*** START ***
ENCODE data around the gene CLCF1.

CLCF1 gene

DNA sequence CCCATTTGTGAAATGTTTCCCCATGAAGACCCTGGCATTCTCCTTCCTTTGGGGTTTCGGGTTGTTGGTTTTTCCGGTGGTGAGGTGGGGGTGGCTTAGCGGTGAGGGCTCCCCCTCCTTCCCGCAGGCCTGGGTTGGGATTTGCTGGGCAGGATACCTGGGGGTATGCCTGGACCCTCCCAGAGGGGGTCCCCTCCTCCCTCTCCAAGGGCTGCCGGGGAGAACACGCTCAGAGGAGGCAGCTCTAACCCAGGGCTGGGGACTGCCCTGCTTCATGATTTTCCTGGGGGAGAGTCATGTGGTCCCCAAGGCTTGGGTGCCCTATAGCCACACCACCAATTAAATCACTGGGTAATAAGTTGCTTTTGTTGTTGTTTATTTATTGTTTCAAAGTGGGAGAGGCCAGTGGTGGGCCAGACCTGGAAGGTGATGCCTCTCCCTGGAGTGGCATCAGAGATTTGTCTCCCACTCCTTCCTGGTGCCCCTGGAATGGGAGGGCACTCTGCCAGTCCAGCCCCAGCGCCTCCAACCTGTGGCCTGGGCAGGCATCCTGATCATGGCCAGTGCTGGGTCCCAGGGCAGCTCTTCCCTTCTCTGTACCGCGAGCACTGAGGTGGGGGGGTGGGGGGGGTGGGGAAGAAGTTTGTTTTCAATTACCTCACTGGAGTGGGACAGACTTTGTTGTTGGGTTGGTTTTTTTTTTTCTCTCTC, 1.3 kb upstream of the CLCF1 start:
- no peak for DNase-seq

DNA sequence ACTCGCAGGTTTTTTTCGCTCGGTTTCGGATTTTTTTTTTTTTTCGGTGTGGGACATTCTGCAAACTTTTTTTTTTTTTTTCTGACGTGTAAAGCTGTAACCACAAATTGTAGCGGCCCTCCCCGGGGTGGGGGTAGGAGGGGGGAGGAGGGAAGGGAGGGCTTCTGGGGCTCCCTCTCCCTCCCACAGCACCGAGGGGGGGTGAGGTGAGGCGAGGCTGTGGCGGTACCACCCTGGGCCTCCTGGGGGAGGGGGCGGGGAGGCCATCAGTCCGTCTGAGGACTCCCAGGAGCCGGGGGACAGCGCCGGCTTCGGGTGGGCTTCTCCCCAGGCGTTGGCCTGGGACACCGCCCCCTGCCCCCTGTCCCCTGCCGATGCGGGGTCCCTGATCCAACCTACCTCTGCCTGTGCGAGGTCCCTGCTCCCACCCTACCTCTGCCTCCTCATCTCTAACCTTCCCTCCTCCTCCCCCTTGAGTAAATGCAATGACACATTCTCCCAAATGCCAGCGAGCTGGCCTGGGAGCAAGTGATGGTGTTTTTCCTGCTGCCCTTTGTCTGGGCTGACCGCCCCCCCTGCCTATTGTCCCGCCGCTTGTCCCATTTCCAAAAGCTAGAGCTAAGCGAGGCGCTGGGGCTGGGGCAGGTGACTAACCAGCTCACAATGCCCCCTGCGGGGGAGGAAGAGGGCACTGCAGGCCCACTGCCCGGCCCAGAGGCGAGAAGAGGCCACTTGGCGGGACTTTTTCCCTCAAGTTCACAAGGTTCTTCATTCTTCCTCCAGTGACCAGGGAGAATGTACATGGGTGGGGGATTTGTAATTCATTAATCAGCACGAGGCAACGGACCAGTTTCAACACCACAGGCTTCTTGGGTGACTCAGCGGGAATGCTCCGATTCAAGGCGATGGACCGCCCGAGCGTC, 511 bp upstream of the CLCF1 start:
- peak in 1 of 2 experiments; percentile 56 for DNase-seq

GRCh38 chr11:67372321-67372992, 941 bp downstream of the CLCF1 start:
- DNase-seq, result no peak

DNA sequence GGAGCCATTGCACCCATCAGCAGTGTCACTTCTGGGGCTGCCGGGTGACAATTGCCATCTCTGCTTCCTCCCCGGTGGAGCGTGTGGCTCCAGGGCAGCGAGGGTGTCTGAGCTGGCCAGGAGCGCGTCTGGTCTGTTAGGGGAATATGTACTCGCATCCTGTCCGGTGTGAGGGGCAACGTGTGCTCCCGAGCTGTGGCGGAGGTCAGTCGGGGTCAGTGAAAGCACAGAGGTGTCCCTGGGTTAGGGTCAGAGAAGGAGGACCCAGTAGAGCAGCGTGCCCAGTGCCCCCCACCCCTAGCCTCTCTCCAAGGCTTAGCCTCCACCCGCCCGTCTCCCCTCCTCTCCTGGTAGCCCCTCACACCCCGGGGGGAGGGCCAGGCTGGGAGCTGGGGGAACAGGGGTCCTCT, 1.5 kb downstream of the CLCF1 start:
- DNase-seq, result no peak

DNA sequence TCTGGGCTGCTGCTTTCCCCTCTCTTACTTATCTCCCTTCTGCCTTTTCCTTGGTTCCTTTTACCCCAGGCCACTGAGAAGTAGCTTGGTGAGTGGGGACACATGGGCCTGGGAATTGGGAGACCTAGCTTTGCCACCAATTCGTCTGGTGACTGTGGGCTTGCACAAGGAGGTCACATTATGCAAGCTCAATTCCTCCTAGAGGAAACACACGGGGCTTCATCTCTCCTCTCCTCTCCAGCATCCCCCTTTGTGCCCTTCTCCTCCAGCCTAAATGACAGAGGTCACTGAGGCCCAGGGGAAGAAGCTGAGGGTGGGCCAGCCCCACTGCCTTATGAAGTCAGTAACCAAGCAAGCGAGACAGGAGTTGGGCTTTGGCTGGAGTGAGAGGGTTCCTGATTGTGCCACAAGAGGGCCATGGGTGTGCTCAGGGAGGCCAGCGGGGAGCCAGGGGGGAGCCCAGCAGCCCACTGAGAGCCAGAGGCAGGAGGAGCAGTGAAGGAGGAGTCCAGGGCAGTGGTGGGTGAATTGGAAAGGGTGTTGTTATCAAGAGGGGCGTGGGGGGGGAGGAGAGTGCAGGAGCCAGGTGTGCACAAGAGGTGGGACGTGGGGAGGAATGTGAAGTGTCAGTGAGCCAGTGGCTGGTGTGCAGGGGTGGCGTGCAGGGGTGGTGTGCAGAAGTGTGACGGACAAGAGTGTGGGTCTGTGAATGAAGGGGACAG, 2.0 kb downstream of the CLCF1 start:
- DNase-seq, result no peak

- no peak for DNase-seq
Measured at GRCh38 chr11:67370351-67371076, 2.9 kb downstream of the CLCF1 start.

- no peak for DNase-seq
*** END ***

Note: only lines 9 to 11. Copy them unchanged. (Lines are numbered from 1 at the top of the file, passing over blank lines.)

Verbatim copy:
DNA sequence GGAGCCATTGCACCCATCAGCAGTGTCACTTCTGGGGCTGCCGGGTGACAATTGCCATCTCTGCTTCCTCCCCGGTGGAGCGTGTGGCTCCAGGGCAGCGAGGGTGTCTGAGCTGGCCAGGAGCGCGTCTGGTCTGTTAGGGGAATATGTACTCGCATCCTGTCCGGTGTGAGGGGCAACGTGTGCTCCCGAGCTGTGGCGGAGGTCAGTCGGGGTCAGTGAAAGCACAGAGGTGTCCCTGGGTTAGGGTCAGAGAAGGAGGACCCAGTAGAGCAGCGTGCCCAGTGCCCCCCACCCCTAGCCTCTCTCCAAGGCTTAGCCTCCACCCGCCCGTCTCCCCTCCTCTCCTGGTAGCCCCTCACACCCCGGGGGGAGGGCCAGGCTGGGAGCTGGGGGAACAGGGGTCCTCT, 1.5 kb downstream of the CLCF1 start:
- DNase-seq, result no peak

DNA sequence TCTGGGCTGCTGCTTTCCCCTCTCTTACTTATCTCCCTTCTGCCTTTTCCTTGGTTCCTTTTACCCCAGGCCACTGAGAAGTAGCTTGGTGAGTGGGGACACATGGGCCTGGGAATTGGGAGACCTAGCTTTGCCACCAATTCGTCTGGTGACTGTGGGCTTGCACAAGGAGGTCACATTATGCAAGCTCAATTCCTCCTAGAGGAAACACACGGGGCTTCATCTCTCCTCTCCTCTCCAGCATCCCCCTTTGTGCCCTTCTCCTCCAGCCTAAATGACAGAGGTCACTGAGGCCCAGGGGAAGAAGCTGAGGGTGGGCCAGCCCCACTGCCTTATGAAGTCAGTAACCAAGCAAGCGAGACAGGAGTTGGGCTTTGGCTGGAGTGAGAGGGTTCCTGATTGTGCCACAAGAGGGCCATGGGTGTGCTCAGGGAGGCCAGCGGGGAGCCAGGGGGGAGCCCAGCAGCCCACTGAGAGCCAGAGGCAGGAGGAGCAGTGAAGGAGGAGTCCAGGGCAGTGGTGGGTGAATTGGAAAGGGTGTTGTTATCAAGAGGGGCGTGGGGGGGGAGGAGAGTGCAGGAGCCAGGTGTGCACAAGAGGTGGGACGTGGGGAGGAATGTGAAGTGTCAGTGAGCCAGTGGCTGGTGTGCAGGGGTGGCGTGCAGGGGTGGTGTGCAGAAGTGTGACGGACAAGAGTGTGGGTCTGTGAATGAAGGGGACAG, 2.0 kb downstream of the CLCF1 start: